Friends, here is the last part of the series on worship. The sermon is based on 1 Corinthians 10-11. It develops the idea that worship is, at its core, saying something about God. In fact, it may say more about God than it says about us; although, to be sure, it says something about what we think of God too! Worship seems to be done entirely too flippantly in some cases. While I am not a proponent or ‘fan’ or so-called high church liturgy, I do think there is something to be said about the idea that Christian worship should be significantly holier than it is. People are watching how Christians worship and the question becomes something like this: What are we telling the unbelieving world about Jesus through our worship? This is why worship must, in my judgment, be planned and practiced in such a way that God is honored first and only. I do not believe that worship should be ‘designed’ with the unbeliever exclusively in mind. Worship is ultimately directed to the only one it can be: God the Father and the Lord Jesus Christ. Worship planned, directed, or designed with any other intention or object is idolatry which is nothing less than devil worship. –jerry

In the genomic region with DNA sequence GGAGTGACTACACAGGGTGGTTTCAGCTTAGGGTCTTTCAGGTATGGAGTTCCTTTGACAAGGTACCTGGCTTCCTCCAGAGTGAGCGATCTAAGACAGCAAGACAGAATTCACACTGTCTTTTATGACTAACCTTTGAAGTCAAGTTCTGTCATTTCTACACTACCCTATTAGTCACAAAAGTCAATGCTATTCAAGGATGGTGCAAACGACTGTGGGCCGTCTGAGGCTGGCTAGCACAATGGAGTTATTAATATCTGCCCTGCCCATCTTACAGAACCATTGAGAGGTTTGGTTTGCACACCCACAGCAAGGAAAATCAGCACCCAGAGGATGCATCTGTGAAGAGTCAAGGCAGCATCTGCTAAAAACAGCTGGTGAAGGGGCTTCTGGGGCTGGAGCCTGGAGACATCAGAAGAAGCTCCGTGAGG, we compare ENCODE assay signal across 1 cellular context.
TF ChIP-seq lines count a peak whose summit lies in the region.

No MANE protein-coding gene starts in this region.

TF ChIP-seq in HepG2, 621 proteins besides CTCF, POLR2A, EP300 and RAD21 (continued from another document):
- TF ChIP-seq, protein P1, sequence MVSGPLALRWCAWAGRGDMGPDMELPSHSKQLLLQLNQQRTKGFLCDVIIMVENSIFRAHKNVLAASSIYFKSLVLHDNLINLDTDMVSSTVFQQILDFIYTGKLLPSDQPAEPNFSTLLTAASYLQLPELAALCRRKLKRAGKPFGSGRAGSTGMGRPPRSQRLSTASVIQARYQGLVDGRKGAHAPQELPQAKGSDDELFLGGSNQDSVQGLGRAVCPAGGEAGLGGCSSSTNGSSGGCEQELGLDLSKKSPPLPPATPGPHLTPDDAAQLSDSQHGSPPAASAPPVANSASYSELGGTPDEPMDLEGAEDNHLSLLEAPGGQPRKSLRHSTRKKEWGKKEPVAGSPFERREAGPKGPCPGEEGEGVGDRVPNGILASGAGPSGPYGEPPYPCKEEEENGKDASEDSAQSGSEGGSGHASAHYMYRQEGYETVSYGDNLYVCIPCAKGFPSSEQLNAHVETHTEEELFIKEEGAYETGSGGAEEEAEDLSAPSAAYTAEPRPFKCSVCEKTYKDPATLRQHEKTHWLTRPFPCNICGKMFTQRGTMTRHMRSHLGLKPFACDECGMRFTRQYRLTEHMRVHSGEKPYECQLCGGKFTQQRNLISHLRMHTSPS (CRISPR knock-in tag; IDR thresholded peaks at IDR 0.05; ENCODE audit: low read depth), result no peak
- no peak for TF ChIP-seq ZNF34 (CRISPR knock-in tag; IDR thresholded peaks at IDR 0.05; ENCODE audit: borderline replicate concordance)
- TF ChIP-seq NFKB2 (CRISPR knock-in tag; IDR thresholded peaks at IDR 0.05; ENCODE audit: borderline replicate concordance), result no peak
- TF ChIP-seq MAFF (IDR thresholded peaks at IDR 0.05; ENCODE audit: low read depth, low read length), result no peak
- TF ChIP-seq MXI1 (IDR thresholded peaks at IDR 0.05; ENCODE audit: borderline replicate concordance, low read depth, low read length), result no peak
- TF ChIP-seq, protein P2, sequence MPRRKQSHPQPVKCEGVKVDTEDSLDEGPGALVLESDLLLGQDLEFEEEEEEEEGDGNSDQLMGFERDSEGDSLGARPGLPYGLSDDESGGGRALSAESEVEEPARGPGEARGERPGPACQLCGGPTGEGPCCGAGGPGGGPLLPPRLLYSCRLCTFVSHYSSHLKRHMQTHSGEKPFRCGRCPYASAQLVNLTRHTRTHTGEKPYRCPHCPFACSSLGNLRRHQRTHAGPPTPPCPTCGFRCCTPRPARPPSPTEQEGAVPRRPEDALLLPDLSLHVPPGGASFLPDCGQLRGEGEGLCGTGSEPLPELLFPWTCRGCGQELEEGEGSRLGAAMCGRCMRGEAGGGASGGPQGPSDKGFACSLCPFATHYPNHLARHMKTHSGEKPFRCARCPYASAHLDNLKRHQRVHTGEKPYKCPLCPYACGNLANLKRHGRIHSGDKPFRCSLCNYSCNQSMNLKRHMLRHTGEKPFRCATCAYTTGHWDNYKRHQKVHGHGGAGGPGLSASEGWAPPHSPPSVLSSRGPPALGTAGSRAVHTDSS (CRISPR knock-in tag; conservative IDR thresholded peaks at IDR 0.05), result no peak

For I do not want you to be ignorant of the fact, brothers, that our forefathers were all under the cloud and that they all passed through the sea. They were all baptized into Moses in the cloud and in the sea. They all ate the same spiritual food and drank the same spiritual drink; for they drank from the spiritual rock that accompanied them, and that rock was Christ. Nevertheless, God was not pleased with most of them; their bodies were scattered over the desert.
Now these things occurred as examples to keep us from setting our hearts on evil things as they did. Do not be idolaters, as some of them were; as it is written: “The people sat down to eat and drink and got up to indulge in pagan revelry.” We should not commit sexual immorality, as some of them did—and in one day twenty-three thousand of them died. We should not test the Lord, as some of them did—and were killed by snakes. And do not grumble, as some of them did—and were killed by the destroying angel.